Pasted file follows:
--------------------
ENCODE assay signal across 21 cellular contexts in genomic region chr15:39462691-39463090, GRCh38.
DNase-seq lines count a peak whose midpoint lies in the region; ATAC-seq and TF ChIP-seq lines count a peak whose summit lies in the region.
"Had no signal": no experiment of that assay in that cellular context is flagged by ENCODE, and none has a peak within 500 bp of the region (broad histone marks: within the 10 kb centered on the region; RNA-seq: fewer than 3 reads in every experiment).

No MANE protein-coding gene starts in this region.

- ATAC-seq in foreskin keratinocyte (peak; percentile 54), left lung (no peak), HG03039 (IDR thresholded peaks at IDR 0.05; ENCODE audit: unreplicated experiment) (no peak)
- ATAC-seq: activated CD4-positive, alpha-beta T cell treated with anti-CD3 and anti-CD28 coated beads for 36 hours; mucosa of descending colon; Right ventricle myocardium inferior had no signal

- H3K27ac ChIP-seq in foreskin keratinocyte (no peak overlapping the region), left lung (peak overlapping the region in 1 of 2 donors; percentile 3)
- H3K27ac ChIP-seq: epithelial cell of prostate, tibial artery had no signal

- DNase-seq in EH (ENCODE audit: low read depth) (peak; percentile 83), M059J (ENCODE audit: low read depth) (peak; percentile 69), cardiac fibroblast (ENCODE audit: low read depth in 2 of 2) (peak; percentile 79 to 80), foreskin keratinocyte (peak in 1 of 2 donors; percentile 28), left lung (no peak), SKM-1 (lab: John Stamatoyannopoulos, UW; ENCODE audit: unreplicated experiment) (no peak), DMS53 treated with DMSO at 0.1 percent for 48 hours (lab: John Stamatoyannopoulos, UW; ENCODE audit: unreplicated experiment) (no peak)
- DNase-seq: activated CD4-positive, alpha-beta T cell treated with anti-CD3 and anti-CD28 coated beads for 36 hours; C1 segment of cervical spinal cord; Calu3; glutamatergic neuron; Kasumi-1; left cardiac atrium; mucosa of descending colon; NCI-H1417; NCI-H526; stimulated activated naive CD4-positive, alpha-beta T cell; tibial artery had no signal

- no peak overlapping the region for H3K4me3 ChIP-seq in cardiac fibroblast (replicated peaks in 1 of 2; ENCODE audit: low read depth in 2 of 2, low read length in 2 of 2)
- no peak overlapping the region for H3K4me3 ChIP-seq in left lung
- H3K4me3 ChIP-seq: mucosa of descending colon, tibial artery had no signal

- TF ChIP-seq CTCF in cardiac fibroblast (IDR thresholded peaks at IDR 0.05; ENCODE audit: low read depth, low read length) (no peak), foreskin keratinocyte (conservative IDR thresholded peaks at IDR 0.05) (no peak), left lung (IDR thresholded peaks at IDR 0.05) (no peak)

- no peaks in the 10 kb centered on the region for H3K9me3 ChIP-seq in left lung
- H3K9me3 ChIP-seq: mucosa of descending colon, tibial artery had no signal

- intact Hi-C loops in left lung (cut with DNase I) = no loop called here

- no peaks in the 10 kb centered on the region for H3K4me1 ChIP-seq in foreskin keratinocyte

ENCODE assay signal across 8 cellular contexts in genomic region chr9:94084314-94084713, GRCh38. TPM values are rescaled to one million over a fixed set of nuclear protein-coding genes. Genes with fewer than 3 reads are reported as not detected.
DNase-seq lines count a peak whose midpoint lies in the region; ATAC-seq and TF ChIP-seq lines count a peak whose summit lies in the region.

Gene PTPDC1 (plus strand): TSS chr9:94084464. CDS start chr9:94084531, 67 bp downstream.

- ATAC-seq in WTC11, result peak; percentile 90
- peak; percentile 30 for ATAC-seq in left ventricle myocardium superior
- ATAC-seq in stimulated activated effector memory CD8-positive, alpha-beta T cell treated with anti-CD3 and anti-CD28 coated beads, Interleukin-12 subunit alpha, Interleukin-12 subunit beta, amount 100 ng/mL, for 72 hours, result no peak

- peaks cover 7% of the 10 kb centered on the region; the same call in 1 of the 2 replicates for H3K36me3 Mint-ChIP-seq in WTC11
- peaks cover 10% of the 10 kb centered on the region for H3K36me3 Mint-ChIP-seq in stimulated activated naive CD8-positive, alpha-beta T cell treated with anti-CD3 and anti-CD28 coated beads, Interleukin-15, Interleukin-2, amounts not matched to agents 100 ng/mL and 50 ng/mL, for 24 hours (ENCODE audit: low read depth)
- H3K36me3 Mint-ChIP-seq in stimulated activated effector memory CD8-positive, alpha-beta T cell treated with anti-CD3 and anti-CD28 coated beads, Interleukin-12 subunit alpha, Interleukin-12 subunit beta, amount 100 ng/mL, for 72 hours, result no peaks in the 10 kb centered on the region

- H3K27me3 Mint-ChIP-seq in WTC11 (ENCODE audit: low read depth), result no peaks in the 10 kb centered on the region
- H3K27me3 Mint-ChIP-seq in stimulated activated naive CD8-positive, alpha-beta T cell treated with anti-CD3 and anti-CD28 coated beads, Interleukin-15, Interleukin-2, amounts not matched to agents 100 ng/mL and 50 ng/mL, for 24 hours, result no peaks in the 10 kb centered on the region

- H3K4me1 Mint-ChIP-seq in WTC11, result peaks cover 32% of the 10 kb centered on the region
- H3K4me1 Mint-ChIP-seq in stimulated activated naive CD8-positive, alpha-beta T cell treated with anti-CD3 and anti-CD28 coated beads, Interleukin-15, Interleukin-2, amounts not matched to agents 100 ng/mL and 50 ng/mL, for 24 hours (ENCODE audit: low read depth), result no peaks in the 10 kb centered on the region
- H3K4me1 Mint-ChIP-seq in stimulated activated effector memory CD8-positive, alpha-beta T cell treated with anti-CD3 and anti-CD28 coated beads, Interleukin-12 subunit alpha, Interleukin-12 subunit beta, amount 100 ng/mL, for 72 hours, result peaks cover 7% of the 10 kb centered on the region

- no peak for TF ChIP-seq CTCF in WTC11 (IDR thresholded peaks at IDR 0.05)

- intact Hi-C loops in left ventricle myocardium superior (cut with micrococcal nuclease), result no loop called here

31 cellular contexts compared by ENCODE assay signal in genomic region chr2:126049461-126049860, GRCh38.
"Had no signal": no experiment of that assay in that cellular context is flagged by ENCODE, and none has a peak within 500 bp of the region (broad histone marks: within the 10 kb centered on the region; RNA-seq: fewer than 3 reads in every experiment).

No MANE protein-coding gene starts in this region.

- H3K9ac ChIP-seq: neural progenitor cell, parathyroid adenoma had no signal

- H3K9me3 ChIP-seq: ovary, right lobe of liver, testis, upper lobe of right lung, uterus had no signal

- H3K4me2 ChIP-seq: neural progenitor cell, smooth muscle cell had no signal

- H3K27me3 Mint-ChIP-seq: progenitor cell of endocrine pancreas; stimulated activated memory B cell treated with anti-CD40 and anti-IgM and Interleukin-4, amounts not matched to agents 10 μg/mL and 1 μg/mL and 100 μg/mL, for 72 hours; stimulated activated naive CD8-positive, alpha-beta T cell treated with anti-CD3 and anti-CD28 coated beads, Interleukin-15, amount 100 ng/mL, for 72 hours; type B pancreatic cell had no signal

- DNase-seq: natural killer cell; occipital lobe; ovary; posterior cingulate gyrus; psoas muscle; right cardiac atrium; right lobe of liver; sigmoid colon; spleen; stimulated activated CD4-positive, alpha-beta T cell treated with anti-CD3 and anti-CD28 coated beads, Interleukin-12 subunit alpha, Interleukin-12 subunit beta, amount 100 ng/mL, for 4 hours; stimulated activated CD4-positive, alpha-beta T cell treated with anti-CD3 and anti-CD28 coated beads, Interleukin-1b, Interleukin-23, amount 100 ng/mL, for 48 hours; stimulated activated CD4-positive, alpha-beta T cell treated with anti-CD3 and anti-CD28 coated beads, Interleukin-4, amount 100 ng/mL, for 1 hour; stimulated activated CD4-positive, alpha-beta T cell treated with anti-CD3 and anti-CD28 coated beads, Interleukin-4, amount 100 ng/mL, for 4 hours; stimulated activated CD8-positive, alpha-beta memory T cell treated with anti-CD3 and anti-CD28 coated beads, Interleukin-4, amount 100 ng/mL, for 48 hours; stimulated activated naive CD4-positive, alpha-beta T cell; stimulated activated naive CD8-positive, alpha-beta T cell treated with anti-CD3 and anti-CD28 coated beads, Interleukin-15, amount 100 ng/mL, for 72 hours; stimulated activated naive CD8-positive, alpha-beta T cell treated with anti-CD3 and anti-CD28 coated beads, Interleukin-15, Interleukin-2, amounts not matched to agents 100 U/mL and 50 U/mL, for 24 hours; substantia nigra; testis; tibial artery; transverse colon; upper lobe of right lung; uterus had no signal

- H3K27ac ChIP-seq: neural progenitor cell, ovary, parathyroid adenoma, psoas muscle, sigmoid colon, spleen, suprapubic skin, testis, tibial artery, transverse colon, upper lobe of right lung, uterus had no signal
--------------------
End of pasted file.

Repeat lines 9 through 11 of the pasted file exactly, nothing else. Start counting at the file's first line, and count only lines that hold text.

- DNase-seq in EH (ENCODE audit: low read depth) (peak; percentile 83), M059J (ENCODE audit: low read depth) (peak; percentile 69), cardiac fibroblast (ENCODE audit: low read depth in 2 of 2) (peak; percentile 79 to 80), foreskin keratinocyte (peak in 1 of 2 donors; percentile 28), left lung (no peak), SKM-1 (lab: John Stamatoyannopoulos, UW; ENCODE audit: unreplicated experiment) (no peak), DMS53 treated with DMSO at 0.1 percent for 48 hours (lab: John Stamatoyannopoulos, UW; ENCODE audit: unreplicated experiment) (no peak)
- DNase-seq: activated CD4-positive, alpha-beta T cell treated with anti-CD3 and anti-CD28 coated beads for 36 hours; C1 segment of cervical spinal cord; Calu3; glutamatergic neuron; Kasumi-1; left cardiac atrium; mucosa of descending colon; NCI-H1417; NCI-H526; stimulated activated naive CD4-positive, alpha-beta T cell; tibial artery had no signal

- no peak overlapping the region for H3K4me3 ChIP-seq in cardiac fibroblast (replicated peaks in 1 of 2; ENCODE audit: low read depth in 2 of 2, low read length in 2 of 2)